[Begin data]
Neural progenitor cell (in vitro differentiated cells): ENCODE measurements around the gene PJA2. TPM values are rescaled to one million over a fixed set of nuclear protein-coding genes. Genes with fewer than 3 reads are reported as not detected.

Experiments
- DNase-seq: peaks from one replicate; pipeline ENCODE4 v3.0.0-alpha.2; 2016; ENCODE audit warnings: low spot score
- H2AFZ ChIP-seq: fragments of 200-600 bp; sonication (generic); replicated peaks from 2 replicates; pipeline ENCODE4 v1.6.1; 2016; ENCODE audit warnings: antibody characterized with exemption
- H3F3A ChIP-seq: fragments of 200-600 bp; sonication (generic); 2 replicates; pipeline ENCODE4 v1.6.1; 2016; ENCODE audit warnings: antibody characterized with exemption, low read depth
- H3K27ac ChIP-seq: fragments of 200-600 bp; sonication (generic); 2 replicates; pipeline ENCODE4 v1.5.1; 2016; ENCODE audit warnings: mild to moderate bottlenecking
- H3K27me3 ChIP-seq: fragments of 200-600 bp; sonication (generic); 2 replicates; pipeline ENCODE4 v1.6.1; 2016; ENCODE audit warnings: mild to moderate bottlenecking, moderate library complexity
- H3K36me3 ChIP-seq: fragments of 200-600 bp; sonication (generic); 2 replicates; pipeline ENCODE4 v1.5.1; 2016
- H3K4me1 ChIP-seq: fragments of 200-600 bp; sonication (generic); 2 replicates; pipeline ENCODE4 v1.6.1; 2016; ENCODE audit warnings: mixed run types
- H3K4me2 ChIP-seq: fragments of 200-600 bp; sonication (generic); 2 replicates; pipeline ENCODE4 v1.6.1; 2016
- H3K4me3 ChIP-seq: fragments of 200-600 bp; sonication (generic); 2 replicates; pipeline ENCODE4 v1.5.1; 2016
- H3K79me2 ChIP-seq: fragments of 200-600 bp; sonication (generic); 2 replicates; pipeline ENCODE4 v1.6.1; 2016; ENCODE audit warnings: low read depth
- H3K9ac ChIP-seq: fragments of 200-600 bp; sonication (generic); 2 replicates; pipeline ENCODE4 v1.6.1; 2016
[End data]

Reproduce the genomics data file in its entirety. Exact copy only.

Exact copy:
Neural progenitor cell (in vitro differentiated cells): ENCODE measurements around the gene PJA2. TPM values are rescaled to one million over a fixed set of nuclear protein-coding genes. Genes with fewer than 3 reads are reported as not detected.

Experiments
- DNase-seq: peaks from one replicate; pipeline ENCODE4 v3.0.0-alpha.2; 2016; ENCODE audit warnings: low spot score
- H2AFZ ChIP-seq: fragments of 200-600 bp; sonication (generic); replicated peaks from 2 replicates; pipeline ENCODE4 v1.6.1; 2016; ENCODE audit warnings: antibody characterized with exemption
- H3F3A ChIP-seq: fragments of 200-600 bp; sonication (generic); 2 replicates; pipeline ENCODE4 v1.6.1; 2016; ENCODE audit warnings: antibody characterized with exemption, low read depth
- H3K27ac ChIP-seq: fragments of 200-600 bp; sonication (generic); 2 replicates; pipeline ENCODE4 v1.5.1; 2016; ENCODE audit warnings: mild to moderate bottlenecking
- H3K27me3 ChIP-seq: fragments of 200-600 bp; sonication (generic); 2 replicates; pipeline ENCODE4 v1.6.1; 2016; ENCODE audit warnings: mild to moderate bottlenecking, moderate library complexity
- H3K36me3 ChIP-seq: fragments of 200-600 bp; sonication (generic); 2 replicates; pipeline ENCODE4 v1.5.1; 2016
- H3K4me1 ChIP-seq: fragments of 200-600 bp; sonication (generic); 2 replicates; pipeline ENCODE4 v1.6.1; 2016; ENCODE audit warnings: mixed run types
- H3K4me2 ChIP-seq: fragments of 200-600 bp; sonication (generic); 2 replicates; pipeline ENCODE4 v1.6.1; 2016
- H3K4me3 ChIP-seq: fragments of 200-600 bp; sonication (generic); 2 replicates; pipeline ENCODE4 v1.5.1; 2016
- H3K79me2 ChIP-seq: fragments of 200-600 bp; sonication (generic); 2 replicates; pipeline ENCODE4 v1.6.1; 2016; ENCODE audit warnings: low read depth
- H3K9ac ChIP-seq: fragments of 200-600 bp; sonication (generic); 2 replicates; pipeline ENCODE4 v1.6.1; 2016